As The Brooklyn Grove continues to rise in Brooklyn’s buzzing Downtown metro-center, new renderings reveal both interiors and exteriors of the forthcoming residential tower. Located at 10 Nevins Street in Downtown Brooklyn, the structure will rise 27 stories and comprise 184 condominiums that range in size from studios to three-bedrooms.
Demolition permits have been filed by Nexus Development a two-story building at 171 Chrystie Street, on the Lower East Side of Manhattan. Its dismantlement is considered an emergency due to damage inflicted nearly two weeks ago from what’s being described as a concrete blowout. Next door, a ten-story building by the same developer and ODA Architecture is already under construction, at 173 Chrystie Street.
Permits have been filed for a fourteen-story residential building at 415 West 120th Street, in Morningside Heights, Manhattan. The area is well known for its pristine buildings, with portions of the neighborhood recently landmarked as a historic district. The site is seven blocks away from the 116th Street subway station serviced by the 1 train, and a steep six blocks from the B and C trains, on Frederick Douglass Boulevard. TriArch Real Estate Group is behind the applications.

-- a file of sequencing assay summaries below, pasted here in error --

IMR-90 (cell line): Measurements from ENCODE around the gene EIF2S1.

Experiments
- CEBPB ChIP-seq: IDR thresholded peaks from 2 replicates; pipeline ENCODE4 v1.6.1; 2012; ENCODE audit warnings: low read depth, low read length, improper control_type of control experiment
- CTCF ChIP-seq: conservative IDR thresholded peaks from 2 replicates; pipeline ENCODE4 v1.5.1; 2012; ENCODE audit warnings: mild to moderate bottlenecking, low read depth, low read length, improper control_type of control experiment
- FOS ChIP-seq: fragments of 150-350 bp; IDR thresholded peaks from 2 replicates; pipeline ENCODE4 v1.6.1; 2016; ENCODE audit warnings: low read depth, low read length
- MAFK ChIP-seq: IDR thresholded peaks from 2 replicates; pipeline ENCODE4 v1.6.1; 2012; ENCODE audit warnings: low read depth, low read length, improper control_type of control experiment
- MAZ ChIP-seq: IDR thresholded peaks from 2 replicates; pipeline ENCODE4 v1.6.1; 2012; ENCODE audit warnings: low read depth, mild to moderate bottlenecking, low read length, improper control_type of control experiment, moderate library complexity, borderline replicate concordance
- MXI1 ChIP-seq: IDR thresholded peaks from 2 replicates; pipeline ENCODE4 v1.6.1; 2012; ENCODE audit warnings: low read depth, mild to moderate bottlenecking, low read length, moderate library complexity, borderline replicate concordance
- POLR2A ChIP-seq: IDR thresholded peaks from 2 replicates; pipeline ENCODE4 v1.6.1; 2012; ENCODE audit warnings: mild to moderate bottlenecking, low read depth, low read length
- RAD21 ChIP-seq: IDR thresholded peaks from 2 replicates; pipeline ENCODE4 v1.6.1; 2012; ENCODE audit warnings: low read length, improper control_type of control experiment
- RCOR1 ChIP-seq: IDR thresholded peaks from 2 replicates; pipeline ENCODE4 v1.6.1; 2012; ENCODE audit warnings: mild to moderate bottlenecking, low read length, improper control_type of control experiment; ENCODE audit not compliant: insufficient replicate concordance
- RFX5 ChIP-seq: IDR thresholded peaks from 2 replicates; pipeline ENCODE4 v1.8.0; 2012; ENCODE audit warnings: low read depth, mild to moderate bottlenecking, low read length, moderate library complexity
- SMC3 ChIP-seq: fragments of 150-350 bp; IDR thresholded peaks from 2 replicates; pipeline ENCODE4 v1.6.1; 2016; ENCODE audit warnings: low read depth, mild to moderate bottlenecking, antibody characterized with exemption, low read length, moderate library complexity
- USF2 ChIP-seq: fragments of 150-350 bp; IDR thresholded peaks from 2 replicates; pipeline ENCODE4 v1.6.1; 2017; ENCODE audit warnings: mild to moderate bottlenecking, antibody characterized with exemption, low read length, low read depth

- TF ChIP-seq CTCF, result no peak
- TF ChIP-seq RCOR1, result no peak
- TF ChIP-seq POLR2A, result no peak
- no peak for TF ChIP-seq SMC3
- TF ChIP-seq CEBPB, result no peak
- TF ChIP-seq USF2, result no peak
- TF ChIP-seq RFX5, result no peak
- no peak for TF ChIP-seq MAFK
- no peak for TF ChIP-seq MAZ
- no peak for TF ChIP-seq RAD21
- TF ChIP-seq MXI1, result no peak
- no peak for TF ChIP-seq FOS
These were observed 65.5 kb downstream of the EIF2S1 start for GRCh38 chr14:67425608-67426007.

Permits have been filed for a seven-story mixed-use building at 980 Westchester Avenue, in Foxhurst, The Bronx. The site is one to two blocks away from the Simpson Street subway station, serviced by the 2 and 5 trains. Peter Fine of Atlantic Building will be responsible for the development.
Last week, YIMBY featured a look at some of the highest and most expensive real estate in the Western Hemisphere, scattered across the uppermost reaches of the Manhattan skyline. Today, we have an interview with a developer whose condominiums often attain similar price-points, even though they’re normally located much closer to street level. YIMBY sat down with DDG’s CEO Joe McMillan to discuss the firm’s current slate of work, their in-house design and development process, and the finer details on major sites like 180 East 88th Street on the Upper East Side, and challenging ones, like 100 Franklin in Tribeca.